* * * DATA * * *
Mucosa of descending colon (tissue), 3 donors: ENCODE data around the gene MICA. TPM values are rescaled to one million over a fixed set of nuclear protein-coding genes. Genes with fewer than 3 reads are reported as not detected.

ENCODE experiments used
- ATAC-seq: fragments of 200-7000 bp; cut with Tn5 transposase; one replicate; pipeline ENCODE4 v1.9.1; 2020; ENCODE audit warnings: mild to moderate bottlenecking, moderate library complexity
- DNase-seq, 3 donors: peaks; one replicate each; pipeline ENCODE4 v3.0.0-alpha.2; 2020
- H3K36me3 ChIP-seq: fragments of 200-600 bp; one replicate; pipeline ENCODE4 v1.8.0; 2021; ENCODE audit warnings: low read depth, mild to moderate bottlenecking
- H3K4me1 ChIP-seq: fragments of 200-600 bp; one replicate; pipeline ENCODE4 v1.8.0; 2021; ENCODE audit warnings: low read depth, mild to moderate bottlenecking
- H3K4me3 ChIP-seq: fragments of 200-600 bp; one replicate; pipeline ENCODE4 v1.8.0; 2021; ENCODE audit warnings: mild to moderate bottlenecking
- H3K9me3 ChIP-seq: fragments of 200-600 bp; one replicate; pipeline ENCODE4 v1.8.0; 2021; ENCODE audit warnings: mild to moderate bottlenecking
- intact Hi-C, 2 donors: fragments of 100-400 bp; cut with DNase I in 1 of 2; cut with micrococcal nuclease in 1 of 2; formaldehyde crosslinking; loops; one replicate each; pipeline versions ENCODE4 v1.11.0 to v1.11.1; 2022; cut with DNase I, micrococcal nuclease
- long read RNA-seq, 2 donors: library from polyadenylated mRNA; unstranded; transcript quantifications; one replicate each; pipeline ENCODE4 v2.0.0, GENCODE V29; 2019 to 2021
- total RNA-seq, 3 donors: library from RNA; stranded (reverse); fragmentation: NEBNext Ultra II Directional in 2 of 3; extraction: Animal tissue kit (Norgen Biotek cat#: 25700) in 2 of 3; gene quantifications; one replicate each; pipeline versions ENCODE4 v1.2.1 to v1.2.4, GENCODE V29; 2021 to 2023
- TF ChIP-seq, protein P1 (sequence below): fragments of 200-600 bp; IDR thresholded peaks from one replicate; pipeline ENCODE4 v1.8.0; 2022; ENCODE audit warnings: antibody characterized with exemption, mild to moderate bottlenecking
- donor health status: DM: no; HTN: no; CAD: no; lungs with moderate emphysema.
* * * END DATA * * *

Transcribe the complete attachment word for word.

Mucosa of descending colon (tissue), 3 donors: ENCODE data around the gene MICA. TPM values are rescaled to one million over a fixed set of nuclear protein-coding genes. Genes with fewer than 3 reads are reported as not detected.

ENCODE experiments used
- ATAC-seq: fragments of 200-7000 bp; cut with Tn5 transposase; one replicate; pipeline ENCODE4 v1.9.1; 2020; ENCODE audit warnings: mild to moderate bottlenecking, moderate library complexity
- DNase-seq, 3 donors: peaks; one replicate each; pipeline ENCODE4 v3.0.0-alpha.2; 2020
- H3K36me3 ChIP-seq: fragments of 200-600 bp; one replicate; pipeline ENCODE4 v1.8.0; 2021; ENCODE audit warnings: low read depth, mild to moderate bottlenecking
- H3K4me1 ChIP-seq: fragments of 200-600 bp; one replicate; pipeline ENCODE4 v1.8.0; 2021; ENCODE audit warnings: low read depth, mild to moderate bottlenecking
- H3K4me3 ChIP-seq: fragments of 200-600 bp; one replicate; pipeline ENCODE4 v1.8.0; 2021; ENCODE audit warnings: mild to moderate bottlenecking
- H3K9me3 ChIP-seq: fragments of 200-600 bp; one replicate; pipeline ENCODE4 v1.8.0; 2021; ENCODE audit warnings: mild to moderate bottlenecking
- intact Hi-C, 2 donors: fragments of 100-400 bp; cut with DNase I in 1 of 2; cut with micrococcal nuclease in 1 of 2; formaldehyde crosslinking; loops; one replicate each; pipeline versions ENCODE4 v1.11.0 to v1.11.1; 2022; cut with DNase I, micrococcal nuclease
- long read RNA-seq, 2 donors: library from polyadenylated mRNA; unstranded; transcript quantifications; one replicate each; pipeline ENCODE4 v2.0.0, GENCODE V29; 2019 to 2021
- total RNA-seq, 3 donors: library from RNA; stranded (reverse); fragmentation: NEBNext Ultra II Directional in 2 of 3; extraction: Animal tissue kit (Norgen Biotek cat#: 25700) in 2 of 3; gene quantifications; one replicate each; pipeline versions ENCODE4 v1.2.1 to v1.2.4, GENCODE V29; 2021 to 2023
- TF ChIP-seq, protein P1 (sequence below): fragments of 200-600 bp; IDR thresholded peaks from one replicate; pipeline ENCODE4 v1.8.0; 2022; ENCODE audit warnings: antibody characterized with exemption, mild to moderate bottlenecking
- donor health status: DM: no; HTN: no; CAD: no; lungs with moderate emphysema.